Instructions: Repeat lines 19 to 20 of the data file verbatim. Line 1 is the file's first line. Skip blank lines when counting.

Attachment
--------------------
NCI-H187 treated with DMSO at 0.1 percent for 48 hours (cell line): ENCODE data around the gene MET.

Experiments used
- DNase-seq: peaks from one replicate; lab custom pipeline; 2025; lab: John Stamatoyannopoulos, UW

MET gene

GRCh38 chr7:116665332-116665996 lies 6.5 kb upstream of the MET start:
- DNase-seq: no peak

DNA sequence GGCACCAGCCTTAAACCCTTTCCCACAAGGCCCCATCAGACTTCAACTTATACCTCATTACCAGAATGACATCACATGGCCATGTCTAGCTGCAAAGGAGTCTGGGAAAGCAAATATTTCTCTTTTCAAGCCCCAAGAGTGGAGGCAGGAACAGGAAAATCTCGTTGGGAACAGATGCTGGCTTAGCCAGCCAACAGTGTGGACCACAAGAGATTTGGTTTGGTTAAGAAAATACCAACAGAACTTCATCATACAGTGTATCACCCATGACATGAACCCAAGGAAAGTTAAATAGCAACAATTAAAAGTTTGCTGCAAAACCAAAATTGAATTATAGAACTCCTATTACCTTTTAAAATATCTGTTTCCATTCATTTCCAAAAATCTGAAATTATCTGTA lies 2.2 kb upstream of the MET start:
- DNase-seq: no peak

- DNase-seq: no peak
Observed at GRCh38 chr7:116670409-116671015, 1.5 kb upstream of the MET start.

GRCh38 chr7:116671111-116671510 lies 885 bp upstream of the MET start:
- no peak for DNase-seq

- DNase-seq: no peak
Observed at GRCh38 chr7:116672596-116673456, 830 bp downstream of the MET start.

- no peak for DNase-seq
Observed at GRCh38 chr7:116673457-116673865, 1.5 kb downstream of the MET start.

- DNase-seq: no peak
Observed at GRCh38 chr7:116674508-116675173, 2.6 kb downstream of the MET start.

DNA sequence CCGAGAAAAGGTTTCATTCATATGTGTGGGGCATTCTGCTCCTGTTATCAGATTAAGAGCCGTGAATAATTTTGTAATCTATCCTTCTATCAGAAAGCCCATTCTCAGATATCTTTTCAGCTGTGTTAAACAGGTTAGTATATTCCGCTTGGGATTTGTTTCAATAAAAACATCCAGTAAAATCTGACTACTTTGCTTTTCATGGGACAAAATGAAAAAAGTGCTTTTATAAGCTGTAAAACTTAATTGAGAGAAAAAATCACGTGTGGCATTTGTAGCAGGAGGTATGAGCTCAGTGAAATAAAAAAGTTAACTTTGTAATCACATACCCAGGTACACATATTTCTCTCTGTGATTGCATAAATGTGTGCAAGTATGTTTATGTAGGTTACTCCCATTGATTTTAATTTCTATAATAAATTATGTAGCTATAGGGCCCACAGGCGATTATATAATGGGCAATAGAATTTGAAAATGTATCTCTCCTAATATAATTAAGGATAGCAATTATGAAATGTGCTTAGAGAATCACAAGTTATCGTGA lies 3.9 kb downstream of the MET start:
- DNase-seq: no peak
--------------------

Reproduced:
DNA sequence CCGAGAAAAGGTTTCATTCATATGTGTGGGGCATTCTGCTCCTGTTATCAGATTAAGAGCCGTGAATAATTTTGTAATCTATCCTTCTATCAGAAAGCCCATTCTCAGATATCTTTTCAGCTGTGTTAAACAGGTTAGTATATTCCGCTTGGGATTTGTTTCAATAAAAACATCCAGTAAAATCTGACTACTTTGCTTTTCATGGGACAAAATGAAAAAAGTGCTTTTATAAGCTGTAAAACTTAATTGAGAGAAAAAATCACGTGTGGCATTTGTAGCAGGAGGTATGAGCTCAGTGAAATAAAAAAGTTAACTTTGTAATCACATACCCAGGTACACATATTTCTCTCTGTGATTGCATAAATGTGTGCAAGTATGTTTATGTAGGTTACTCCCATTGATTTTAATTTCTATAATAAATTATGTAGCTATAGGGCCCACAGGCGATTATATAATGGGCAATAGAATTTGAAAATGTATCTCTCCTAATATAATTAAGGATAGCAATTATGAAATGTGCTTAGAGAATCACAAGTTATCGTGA lies 3.9 kb downstream of the MET start:
- DNase-seq: no peak